Monday, September 24, 2007

Legs 25 and 26 and 28, aka "Mt. Delight and Record Road Kills"

Second Intermission – Laconia to Allenstown

After the completion of our respective second legs it was now well after midnight and time for the team to rest. So, I climbed into the driver’s seat and headed off down the road that would lead us to Rt. 93 and eventually on to our resting place for the evening, Bear Brook State Park. Most of the team members slept for the balance of the one hour trip down the highway. Nearing the park I could see signs for the race, but no runners. We had jumped so far ahead at this point, that no one had even come through yet. We were gaining on them! I pulled into the parking lot and once I confirmed that we were indeed in the right spot, I grabbed my gear and headed out for a couple hours of sleep under the stars. Unfortunately, the rain had picked up again during our drive south and the stars were nowhere to be found. So, I picked as dry a spot as I could find beneath some large pine trees and zipped myself into my own personal sleep cocoon. After an hour and a half of restless tossing and turning with more than a few splashes of cold water on my face from the branches above I decided that the growling in my stomach could no longer be ignored. I ambled over to the van in the dark and grabbed the peanut butter, some bagels, a banana and a diet Pepsi. Mmmm, the breakfast of champions! I settled down at a picnic table at the race pavilion and I started to slather my bagel with some yummy peanut butter. Many of the tables, some with runners still sleeping on them, were starting to become filled with other breakfast eaters. A few of whom sat next to me and we quickly struck up a conversation. Apparently they had begun running at 9:30am the previous morning. When I told them that our team started at 2:30pm their jaws hit the floor. We had made up 5 hours on their team during a mere 15 hours of running. It was then that I realized our team was really doing something very special.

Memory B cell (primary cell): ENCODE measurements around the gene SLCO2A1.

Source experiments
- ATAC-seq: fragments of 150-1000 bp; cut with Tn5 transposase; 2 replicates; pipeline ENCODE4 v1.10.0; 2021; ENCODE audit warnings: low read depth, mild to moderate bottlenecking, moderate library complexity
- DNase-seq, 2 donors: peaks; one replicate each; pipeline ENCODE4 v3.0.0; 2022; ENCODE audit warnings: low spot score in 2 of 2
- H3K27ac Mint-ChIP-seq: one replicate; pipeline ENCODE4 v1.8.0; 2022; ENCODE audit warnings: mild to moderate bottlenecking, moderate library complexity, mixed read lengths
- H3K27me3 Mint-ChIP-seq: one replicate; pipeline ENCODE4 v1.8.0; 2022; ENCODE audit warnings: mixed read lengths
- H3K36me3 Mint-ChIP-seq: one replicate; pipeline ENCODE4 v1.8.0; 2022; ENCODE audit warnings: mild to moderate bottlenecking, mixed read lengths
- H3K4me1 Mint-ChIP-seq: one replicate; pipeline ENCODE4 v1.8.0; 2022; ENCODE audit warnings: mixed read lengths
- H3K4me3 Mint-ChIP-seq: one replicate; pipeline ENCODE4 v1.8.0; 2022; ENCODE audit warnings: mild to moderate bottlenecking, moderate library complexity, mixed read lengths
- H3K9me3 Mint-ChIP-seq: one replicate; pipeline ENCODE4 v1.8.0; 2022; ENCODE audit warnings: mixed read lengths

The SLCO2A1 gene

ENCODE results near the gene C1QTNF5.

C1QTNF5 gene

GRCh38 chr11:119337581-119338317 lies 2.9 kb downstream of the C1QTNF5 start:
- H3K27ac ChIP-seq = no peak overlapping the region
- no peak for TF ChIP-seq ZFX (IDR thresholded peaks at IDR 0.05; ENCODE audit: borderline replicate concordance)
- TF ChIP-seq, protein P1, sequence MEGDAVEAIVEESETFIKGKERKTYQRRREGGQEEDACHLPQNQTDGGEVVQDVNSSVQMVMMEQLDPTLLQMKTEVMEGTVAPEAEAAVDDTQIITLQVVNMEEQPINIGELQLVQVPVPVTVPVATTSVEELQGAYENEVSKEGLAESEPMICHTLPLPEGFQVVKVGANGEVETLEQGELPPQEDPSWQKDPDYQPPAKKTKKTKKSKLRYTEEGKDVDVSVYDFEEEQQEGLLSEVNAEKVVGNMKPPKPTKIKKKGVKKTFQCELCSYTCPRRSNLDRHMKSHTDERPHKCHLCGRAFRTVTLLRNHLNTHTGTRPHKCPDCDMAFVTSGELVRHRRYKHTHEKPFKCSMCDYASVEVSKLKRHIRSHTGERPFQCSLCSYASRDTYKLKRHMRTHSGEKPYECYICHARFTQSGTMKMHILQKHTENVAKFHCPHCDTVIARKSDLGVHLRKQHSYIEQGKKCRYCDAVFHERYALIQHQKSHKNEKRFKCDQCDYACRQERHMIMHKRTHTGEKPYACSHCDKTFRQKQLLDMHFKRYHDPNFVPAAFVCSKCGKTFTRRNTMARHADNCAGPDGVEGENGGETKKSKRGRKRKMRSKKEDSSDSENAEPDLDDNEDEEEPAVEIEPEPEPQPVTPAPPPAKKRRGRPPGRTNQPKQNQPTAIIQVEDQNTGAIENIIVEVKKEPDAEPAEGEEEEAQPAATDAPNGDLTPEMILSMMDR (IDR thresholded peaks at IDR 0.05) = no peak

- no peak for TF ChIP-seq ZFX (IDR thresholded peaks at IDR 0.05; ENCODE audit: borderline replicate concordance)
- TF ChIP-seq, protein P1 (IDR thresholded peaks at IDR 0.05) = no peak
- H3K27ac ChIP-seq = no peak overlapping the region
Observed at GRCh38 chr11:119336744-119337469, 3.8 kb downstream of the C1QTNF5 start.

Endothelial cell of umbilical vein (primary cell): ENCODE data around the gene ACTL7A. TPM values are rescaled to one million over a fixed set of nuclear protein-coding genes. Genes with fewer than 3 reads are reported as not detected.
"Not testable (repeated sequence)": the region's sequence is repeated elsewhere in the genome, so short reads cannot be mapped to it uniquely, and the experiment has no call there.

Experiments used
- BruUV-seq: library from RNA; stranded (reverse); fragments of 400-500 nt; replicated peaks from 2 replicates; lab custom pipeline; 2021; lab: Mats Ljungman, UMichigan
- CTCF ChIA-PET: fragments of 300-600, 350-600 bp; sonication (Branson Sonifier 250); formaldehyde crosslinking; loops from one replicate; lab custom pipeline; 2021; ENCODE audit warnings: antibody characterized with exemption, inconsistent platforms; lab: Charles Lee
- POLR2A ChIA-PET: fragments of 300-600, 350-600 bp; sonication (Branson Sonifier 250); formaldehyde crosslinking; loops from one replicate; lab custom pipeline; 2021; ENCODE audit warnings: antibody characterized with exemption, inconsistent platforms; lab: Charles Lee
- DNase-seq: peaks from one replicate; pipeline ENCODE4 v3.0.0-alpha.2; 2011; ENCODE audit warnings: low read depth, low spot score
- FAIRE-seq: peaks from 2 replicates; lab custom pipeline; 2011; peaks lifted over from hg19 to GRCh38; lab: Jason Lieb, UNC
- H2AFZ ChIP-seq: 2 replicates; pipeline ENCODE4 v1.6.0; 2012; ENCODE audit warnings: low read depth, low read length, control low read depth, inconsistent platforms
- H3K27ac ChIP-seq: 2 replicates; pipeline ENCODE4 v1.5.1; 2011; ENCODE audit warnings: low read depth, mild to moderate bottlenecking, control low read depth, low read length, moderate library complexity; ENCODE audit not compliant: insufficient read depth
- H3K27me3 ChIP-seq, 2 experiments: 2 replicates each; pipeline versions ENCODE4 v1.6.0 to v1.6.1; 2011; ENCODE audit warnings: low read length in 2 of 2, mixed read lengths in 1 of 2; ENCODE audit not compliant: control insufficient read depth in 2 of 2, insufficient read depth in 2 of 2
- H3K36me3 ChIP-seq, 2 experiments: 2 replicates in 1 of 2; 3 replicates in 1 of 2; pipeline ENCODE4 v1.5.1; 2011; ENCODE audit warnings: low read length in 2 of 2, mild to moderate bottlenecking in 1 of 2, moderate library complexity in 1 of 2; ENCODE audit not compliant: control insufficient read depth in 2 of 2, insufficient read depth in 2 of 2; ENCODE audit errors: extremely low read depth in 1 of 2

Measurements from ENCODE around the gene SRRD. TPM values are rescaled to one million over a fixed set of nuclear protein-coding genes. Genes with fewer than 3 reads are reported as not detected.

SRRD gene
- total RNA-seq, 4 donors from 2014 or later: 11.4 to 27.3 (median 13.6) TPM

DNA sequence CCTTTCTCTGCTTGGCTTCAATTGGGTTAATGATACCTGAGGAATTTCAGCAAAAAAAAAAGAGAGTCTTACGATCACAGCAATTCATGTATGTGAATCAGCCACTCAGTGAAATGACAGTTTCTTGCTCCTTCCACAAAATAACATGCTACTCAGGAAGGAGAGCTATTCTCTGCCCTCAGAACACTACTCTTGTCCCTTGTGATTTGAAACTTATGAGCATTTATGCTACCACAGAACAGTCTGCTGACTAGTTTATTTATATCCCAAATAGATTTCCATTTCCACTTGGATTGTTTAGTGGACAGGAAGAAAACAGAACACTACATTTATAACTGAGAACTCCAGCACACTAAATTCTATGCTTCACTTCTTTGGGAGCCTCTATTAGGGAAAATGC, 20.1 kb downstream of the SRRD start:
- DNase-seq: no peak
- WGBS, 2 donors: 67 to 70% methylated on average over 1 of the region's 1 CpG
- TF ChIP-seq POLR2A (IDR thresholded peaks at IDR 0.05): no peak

Leg 25 [9.44 miles at 7:14 pace]

I would have preferred sleeping outside but the rain kept me in the van. My scheduled run time was around 6:30am. I had two hours to sleep before I needed to get up. I woke up a few times during the night (open door lights, someone’s watch alarm set to 5am). I woke up to my watch alarm at 5:30. My right calf cramped up while putting on my shoe. (not a good sign). I put my contacts in using my penlight so as not to wake anyone else. I stepped out of the van and saw what seem to be over 300 white vans. What a difference! There were only about 50 vans when we pulled in 2 hours ago. As I warmed up I was hoping it would get light soon so I wouldn’t have to wear the reflective vest, blinking lights, and headlamp. (Don’t need the nuisance while climbing Mt. Delight, especially knowing that I would only need it for a short time.). Molly came in and I was off. I’ve been training on hills with my heart rate monitor and had a plan to not exceed 175 while climbing any hills. Though my calves were on the edge of cramping, the run went pretty well. Since this was the time in the race where we push through many of the slower teams, I started counting my roadkills. This helped me concentrate and motivated me. I even caught a few runners I saw take off before me which looked like they were moving pretty good. It took a while but I finally caught them too. The road kills were coming often. 10, 15, 20 how many could I get? 25, 30, 35, now I’m thinking 50 would be a great number. Mark stopped at the top of Mt. Delight to let me know I was at the top of the highest peak. I continued on, feeling good but knowing at any instance my calves might shut me down. I went though an intersection and a lady said 1.4 miles to go. I hope she was right, my watch agreed. Finally the course flattened out. I was on roadkill 48. Turning onto a busier street I saw more runners ahead. Needed to get to 50. 50, 51, and 52 as I pulled into the school parking lot for the handoff. I had a good run. The calves held up. I was hungry and tired but I was done. What a great feeling. Now to root on the team and enjoy the rest of the adventure.